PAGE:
The Problem With Computer Surveillance
An excerpt from “Data and Goliath.”
The following is an excerpt from Bruce Schneier’s Data and Goliath.
One of the common defenses of mass surveillance is that it’s being done by algorithms and not people, so it doesn’t compromise our privacy. That’s just plain wrong.
The distinction between human and computer surveillance is politically important. Ever since [Edward] Snowden provided reporters with a trove of top-secret documents, we’ve learned about all sorts of NSA word games. The word “collect” has a very special definition, according to the Department of Defense. It doesn’t mean collect; it means that a person looks at, or analyzes, the data. In 2013, Director of National Intelligence James Clapper likened the NSA’s trove of accumulated data to a library. All those books are stored on the shelves, but very few are actually read. “So the task for us in the interest of preserving security and preserving civil liberties and privacy is to be as precise as we possibly can be when we go in that library and look for the books that we need to open up and actually read.”
Think of that friend of yours who has thousands of books in his house. According to this ridiculous definition, the only books he can claim to have collected are the ones he’s read.
This is why Clapper asserts he didn’t lie in a Senate hearing when he replied “no” to the question “Does the NSA collect any type of data at all on millions or hundreds of millions of Americans?” From the military’s perspective, it’s not surveillance until a human being looks at the data, even if algorithms developed and implemented by defense personnel or contractors have analyzed it many times over.
This isn’t the first time we’ve heard this argument. It was central to Google’s defense of its context-sensitive advertising in the early days of Gmail. Google’s computers examine each individual e-mail and insert a content-related advertisement in the footer. But no human reads those Gmail messages, only a computer. As one Google executive told me privately in the early days of Gmail, “Worrying about a computer reading your e-mail is like worrying about your dog seeing you naked.”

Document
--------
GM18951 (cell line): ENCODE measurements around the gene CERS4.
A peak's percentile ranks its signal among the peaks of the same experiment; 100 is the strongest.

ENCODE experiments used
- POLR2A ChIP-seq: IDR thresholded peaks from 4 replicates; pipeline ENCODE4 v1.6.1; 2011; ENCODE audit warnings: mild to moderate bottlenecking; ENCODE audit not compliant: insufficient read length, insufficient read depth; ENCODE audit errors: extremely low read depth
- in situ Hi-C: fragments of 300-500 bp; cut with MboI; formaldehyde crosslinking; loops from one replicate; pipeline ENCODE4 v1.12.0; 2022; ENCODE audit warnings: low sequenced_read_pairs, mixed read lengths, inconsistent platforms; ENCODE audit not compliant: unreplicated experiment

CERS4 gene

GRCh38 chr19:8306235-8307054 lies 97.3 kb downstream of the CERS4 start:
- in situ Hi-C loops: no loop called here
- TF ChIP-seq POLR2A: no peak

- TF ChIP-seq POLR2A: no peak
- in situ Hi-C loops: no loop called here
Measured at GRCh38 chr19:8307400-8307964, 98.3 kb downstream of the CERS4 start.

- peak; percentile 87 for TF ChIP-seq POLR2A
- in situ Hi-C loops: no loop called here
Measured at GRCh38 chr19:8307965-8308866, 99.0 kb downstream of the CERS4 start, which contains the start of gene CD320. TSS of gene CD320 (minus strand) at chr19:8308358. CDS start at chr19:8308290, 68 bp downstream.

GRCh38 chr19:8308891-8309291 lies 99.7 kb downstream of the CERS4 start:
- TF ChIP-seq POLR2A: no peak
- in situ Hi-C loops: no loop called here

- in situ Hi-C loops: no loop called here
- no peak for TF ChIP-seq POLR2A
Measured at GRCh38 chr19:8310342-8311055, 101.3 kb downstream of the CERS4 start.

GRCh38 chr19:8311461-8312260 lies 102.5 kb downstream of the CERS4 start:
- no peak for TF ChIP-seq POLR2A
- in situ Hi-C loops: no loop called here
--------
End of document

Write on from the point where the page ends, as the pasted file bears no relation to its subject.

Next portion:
But it’s not, and the dog example demonstrates why. When you’re watched by a dog, you’re not overly concerned, for three reasons. The dog can’t understand or process what he’s seeing in the same way another person can. The dog won’t remember or base future decisions on what he’s seeing in the same way another person can. And the dog isn’t able to tell anyone—not a person or another dog—what he’s seeing.
When you’re watched by a computer, none of that dog analogy applies. The computer is processing what it sees, and basing actions on it. You might be told that the computer isn’t saving the data, but you have no assurance that that’s true. You might be told that the computer won’t alert a person if it perceives something of interest, but you can’t know whether that’s true. You have no way of confirming that no person will perceive whatever decision the computer makes, and that you won’t be judged or discriminated against on the basis of what the computer sees.
Moreover, when a computer stores your data, there’s always a risk of exposure. Privacy policies could change tomorrow, permitting new use of old data without your express consent. Some hacker or criminal could break in and steal your data. The organization that has your data could use it in some new and public way, or sell it to another organization. The FBI could serve a National Security Letter on the data owner. On the other hand, there isn’t a court in the world that can get a description of you naked from your dog.
The primary difference between a computer and a dog is that the computer communicates with other people and the dog does not—at least, not well enough to matter. Computer algorithms are written by people, and their output is used by people. And when we think of computer algorithms surveilling us or analyzing our personal data, we need to think about the people behind those algorithms. Whether or not anyone actually looks at our data, the very facts that (1) they could, and (2) they guide the algorithms that do, make it surveillance.
You know this is true. If you believed what Clapper said, then you wouldn’t object to a camera in your bedroom—as long as there were rules governing when the police could look at the footage. You wouldn’t object to being compelled to wear a government-issued listening device 24/7, as long as your bureaucratic monitors followed those same rules. If you do object, it’s because you realize that the privacy harm comes from the automatic collection and algorithmic analysis, regardless of whether or not a person is directly involved in the process.
Excerpted from Data and Goliath: The Hidden Battles to Collect Your Data and Control Your World by Bruce Schneier. Copyright © 2015 by Bruce Schneier. With permission of the publisher, W. W. Norton & Company, Inc. All rights reserved.